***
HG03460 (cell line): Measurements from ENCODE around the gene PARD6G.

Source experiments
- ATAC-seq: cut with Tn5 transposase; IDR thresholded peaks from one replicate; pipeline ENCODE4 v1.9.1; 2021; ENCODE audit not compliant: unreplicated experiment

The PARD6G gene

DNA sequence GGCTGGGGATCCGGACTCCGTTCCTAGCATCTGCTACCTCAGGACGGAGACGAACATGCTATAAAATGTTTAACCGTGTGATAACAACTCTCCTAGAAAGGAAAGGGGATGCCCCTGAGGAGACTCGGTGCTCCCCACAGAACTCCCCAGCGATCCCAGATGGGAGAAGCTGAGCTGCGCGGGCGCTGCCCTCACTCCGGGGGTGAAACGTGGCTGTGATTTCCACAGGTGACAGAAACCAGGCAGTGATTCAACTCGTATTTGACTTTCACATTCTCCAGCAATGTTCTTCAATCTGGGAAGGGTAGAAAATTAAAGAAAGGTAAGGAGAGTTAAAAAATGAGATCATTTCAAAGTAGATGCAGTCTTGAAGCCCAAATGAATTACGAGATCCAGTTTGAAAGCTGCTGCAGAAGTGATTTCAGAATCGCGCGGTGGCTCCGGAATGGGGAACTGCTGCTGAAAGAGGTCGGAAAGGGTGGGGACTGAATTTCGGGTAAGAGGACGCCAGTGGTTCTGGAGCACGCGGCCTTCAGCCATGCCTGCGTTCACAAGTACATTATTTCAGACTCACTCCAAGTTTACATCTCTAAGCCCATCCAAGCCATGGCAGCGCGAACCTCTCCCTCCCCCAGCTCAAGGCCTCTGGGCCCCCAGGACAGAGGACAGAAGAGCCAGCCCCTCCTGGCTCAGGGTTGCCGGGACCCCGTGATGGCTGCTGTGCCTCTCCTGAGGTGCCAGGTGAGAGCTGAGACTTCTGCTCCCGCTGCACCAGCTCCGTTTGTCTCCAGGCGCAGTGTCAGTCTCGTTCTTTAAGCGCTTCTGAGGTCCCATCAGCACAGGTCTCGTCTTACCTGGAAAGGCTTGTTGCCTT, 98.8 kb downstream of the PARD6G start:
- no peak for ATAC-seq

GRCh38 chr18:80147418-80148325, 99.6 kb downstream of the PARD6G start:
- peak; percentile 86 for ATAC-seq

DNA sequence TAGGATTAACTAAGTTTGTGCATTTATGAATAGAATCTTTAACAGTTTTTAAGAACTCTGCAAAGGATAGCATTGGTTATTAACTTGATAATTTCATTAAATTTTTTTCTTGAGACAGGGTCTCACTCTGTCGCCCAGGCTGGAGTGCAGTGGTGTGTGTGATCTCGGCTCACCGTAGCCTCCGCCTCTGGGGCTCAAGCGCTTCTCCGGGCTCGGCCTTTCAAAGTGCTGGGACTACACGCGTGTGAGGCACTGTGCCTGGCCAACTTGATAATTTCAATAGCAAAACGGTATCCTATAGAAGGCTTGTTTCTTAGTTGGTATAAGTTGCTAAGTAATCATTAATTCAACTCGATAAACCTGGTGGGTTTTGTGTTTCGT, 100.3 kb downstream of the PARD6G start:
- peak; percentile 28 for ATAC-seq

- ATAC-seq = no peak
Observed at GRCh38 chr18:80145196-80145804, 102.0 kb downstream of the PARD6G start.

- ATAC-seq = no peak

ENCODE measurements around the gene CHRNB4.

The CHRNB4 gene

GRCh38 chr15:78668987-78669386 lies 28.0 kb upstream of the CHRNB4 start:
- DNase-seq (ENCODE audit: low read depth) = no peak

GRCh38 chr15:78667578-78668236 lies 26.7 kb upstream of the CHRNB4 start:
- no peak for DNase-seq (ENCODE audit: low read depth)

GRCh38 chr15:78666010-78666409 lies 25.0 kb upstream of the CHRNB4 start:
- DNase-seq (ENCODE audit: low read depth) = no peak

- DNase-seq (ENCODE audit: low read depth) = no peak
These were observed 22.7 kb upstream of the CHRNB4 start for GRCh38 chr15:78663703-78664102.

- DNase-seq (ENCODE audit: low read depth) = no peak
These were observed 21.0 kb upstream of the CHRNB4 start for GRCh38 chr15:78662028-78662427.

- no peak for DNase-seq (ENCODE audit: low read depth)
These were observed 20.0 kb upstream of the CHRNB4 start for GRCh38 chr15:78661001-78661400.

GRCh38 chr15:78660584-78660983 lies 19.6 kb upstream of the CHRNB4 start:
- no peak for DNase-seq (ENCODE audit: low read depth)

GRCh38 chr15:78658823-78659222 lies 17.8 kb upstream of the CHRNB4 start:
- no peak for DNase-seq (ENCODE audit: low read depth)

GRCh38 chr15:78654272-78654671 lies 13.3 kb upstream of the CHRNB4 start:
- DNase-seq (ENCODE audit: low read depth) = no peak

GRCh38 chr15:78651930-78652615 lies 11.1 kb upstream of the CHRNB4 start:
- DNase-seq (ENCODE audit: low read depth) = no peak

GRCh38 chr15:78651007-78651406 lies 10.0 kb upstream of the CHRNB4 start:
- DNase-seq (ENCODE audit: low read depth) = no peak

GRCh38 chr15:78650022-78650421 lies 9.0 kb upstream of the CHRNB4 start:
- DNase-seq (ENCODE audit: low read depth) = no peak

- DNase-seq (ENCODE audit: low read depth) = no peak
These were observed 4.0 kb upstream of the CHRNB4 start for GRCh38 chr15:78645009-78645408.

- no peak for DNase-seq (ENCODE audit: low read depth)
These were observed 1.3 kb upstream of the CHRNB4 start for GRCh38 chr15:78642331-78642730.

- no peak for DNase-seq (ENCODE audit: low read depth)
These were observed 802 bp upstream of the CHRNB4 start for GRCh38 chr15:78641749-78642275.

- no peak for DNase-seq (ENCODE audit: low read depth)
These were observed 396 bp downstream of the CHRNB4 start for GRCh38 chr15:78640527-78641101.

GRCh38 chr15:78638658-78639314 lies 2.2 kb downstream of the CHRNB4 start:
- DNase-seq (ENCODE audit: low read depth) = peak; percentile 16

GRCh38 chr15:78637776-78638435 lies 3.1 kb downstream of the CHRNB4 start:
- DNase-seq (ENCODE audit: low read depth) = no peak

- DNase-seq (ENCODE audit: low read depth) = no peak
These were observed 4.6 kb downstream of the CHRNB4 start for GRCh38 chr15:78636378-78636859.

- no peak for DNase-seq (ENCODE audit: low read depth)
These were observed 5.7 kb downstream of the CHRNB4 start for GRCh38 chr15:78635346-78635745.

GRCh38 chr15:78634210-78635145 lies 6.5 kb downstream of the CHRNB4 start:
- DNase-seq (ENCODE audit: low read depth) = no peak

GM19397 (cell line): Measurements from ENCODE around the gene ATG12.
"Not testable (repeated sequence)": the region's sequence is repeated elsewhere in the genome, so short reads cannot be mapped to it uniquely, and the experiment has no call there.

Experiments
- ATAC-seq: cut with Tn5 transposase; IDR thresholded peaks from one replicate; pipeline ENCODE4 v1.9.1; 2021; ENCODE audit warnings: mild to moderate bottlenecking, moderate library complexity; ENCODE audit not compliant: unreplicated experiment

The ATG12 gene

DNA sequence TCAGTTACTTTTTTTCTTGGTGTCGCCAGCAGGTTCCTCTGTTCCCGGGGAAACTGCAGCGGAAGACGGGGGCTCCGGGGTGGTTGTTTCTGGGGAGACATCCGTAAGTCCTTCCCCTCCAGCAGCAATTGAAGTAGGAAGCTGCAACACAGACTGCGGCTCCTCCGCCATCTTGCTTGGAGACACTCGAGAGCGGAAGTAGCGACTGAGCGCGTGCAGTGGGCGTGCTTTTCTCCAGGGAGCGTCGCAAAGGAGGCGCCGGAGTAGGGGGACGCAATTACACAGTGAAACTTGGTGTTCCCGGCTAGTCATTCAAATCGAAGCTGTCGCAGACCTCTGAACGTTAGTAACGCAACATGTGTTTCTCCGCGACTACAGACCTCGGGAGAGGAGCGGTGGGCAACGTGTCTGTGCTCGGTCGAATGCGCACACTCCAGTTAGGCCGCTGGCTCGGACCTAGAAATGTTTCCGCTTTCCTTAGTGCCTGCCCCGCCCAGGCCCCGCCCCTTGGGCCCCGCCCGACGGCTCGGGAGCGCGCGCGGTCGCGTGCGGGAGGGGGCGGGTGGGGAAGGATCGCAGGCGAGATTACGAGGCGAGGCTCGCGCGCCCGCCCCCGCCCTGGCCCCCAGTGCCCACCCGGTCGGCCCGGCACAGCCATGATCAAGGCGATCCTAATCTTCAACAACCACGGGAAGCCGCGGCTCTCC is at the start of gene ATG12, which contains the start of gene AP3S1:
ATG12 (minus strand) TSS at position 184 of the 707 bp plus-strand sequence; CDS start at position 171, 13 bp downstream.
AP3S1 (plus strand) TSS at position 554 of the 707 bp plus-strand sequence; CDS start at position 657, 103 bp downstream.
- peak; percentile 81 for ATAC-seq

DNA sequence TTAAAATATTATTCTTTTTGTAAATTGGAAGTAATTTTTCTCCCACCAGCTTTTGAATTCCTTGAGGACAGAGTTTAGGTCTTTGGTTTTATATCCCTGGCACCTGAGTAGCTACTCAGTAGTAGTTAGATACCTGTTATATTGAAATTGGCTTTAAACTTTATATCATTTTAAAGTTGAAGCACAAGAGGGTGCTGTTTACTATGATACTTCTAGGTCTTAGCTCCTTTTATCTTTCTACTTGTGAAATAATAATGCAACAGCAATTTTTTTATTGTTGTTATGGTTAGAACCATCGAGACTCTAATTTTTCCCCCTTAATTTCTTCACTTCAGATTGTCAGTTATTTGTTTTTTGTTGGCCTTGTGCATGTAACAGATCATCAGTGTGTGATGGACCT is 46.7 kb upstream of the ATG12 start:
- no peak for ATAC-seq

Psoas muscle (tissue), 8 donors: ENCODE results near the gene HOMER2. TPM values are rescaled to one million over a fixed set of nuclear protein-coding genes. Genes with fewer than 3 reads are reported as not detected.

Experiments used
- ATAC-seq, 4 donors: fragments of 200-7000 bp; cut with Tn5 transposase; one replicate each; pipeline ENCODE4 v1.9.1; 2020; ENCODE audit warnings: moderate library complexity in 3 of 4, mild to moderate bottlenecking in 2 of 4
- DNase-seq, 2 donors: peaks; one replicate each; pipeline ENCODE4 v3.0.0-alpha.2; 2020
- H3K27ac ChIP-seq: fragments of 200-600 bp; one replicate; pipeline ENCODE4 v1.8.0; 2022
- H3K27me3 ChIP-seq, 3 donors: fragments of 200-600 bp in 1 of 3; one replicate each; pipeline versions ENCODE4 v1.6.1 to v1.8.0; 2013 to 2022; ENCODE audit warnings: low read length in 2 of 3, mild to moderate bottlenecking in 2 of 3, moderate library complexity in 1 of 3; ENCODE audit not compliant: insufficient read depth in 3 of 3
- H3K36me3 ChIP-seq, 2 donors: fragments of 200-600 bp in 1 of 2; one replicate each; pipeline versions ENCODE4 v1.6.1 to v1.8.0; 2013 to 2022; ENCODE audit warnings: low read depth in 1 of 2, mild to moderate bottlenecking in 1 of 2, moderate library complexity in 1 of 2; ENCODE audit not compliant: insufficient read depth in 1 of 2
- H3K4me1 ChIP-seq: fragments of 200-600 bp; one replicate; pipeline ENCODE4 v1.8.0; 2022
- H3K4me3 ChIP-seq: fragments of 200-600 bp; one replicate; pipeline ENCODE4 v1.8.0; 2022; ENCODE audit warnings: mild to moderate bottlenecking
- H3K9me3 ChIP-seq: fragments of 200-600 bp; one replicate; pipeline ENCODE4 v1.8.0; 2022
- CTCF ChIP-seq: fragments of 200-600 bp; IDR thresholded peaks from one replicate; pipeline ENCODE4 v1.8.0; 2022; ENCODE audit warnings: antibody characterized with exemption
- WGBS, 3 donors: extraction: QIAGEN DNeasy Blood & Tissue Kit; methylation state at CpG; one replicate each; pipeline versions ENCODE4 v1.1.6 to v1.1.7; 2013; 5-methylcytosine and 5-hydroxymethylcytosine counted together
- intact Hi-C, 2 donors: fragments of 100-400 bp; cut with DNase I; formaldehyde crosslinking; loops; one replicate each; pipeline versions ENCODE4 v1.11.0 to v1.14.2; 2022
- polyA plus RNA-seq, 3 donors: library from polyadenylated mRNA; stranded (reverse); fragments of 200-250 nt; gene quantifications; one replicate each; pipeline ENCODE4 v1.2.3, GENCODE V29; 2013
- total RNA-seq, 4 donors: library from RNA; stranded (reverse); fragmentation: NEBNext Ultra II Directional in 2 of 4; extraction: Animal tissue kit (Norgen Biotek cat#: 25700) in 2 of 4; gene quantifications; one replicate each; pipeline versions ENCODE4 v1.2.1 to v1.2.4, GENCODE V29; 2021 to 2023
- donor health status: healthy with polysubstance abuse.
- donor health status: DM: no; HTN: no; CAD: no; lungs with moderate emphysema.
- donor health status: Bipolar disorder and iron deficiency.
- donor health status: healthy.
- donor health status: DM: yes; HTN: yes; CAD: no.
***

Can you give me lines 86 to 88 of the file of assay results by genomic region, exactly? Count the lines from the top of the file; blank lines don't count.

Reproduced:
- donor health status: Bipolar disorder and iron deficiency.
- donor health status: healthy.
- donor health status: DM: yes; HTN: yes; CAD: no.